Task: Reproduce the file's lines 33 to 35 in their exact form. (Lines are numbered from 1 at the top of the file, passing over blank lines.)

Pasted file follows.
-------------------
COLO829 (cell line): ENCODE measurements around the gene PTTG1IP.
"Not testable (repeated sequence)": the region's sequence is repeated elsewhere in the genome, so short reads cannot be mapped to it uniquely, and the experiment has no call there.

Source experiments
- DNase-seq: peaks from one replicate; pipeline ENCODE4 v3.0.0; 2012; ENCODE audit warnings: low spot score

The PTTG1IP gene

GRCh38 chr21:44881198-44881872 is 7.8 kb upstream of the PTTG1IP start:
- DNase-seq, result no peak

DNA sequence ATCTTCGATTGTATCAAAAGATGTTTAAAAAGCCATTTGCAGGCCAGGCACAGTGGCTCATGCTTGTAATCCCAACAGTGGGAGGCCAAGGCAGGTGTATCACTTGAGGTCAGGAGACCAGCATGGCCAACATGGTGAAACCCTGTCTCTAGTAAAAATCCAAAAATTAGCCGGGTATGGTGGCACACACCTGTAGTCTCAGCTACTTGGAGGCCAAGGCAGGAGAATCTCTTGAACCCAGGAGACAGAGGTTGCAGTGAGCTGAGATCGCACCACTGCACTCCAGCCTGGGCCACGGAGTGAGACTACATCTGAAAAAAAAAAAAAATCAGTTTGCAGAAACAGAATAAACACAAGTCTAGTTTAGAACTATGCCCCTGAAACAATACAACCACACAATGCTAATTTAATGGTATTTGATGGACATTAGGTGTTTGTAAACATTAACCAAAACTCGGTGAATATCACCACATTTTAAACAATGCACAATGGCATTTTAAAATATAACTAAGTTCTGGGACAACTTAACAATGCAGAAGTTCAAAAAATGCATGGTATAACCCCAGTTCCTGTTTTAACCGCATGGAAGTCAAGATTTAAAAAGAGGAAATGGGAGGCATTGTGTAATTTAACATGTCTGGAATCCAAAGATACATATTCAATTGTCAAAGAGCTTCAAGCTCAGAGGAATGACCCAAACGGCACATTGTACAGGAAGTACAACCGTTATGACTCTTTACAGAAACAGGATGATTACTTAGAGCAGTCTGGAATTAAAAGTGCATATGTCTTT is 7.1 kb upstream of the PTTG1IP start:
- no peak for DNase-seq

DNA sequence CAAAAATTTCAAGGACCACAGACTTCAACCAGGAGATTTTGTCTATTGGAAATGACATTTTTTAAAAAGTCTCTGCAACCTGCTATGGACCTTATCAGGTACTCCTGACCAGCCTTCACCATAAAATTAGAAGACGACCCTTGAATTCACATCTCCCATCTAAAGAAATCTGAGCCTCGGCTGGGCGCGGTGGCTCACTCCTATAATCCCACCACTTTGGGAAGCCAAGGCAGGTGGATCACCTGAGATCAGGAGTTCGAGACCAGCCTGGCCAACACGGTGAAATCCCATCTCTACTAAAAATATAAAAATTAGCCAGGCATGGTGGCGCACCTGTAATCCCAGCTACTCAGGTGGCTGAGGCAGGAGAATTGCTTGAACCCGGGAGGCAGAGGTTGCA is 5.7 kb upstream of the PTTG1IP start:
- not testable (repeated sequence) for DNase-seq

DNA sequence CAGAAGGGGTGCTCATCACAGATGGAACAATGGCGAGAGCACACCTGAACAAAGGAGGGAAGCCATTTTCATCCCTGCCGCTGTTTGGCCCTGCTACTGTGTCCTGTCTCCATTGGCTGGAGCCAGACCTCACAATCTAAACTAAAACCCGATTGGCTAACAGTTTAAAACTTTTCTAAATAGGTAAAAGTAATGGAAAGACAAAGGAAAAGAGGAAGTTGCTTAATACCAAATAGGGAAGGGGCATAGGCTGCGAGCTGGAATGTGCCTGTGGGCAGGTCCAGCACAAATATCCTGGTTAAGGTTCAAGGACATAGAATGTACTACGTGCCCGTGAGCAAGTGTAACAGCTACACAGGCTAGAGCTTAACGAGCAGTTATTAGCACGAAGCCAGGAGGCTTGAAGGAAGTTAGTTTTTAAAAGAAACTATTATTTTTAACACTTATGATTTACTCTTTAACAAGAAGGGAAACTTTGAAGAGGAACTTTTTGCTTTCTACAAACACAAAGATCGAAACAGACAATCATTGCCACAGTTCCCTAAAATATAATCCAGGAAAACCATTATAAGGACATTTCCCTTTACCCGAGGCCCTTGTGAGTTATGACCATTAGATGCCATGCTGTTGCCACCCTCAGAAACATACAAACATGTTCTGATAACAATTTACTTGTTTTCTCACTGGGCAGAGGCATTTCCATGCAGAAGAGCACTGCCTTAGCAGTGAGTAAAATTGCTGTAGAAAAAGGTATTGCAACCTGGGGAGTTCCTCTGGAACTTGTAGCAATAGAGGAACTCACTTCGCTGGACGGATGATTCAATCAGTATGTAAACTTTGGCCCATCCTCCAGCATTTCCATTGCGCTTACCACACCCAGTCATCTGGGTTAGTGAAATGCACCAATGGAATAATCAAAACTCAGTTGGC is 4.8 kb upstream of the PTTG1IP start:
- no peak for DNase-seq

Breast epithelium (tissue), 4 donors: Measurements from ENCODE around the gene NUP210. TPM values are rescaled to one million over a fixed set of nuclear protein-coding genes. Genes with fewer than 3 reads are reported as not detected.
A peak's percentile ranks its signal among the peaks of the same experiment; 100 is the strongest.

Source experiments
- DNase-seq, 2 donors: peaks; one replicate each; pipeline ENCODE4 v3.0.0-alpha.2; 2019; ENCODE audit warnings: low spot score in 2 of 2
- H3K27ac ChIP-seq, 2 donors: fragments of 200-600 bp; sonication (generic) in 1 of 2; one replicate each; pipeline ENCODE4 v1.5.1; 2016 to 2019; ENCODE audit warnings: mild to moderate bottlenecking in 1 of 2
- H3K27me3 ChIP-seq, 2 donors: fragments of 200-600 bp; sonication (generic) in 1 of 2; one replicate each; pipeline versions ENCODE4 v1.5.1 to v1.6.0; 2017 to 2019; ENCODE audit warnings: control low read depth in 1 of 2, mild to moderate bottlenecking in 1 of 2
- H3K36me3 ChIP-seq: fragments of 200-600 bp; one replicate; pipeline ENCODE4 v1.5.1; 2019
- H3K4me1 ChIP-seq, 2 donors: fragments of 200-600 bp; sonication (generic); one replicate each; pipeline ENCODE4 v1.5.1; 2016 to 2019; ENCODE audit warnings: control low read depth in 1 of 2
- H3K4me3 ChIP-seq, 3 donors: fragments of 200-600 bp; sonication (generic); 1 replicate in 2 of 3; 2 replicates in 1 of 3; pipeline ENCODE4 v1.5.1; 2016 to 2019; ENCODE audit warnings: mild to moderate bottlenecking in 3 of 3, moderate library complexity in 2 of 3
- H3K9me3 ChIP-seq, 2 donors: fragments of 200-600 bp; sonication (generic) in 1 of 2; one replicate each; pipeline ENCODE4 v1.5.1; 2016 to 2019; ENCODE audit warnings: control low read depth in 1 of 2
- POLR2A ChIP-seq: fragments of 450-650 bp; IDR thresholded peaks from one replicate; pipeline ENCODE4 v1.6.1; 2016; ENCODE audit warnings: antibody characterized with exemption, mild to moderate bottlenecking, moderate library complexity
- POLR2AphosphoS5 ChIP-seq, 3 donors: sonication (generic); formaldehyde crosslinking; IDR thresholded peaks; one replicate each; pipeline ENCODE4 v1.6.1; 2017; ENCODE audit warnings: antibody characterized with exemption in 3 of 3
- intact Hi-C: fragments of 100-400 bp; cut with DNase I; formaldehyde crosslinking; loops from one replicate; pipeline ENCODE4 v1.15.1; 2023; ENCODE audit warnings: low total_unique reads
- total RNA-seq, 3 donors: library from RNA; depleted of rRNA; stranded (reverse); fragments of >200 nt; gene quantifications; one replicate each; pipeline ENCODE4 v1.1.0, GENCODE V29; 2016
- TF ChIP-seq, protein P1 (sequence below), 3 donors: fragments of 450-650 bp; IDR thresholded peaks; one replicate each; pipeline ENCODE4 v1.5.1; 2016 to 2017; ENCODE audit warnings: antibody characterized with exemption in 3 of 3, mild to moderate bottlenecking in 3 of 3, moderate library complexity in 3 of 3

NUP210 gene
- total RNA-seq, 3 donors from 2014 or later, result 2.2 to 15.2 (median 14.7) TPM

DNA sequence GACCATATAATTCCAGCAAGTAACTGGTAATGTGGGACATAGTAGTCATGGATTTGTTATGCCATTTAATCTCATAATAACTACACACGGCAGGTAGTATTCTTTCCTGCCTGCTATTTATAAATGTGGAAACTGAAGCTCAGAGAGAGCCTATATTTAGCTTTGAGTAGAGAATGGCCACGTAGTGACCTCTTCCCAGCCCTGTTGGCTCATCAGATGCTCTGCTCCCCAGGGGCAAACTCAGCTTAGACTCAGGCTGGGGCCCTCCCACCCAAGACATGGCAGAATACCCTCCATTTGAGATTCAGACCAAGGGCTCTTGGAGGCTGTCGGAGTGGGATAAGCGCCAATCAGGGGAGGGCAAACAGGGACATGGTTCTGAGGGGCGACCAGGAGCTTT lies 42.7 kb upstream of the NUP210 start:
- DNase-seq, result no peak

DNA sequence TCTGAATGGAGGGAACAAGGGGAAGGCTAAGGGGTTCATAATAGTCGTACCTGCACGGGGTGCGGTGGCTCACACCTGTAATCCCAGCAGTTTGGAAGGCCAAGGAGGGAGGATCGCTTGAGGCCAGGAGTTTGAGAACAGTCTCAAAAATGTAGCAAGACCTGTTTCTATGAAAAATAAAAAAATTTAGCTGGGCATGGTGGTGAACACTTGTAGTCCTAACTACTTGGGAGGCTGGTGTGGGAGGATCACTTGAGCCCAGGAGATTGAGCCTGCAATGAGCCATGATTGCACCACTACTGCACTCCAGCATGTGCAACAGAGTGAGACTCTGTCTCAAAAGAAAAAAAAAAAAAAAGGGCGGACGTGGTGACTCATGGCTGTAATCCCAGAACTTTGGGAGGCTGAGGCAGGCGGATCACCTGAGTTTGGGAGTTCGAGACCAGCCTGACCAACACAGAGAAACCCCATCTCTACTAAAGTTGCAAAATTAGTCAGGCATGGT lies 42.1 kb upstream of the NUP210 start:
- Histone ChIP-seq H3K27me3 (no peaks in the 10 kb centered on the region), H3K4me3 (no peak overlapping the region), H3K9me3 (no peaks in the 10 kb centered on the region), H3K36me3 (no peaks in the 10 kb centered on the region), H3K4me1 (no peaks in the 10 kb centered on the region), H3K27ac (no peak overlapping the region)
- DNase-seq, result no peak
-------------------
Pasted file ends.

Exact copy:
DNA sequence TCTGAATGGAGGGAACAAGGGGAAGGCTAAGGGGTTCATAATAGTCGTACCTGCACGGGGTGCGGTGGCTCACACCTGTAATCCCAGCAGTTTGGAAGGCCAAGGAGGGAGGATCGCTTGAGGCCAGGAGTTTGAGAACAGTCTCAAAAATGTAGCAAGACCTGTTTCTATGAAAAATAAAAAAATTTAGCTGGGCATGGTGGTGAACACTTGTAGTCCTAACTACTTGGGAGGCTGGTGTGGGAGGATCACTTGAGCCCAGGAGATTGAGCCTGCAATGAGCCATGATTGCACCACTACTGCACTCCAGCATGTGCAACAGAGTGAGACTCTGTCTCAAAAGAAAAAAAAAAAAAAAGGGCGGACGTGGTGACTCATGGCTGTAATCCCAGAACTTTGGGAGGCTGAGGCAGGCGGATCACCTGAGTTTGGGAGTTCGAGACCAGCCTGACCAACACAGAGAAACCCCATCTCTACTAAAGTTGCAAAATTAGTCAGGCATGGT lies 42.1 kb upstream of the NUP210 start:
- Histone ChIP-seq H3K27me3 (no peaks in the 10 kb centered on the region), H3K4me3 (no peak overlapping the region), H3K9me3 (no peaks in the 10 kb centered on the region), H3K36me3 (no peaks in the 10 kb centered on the region), H3K4me1 (no peaks in the 10 kb centered on the region), H3K27ac (no peak overlapping the region)
- DNase-seq, result no peak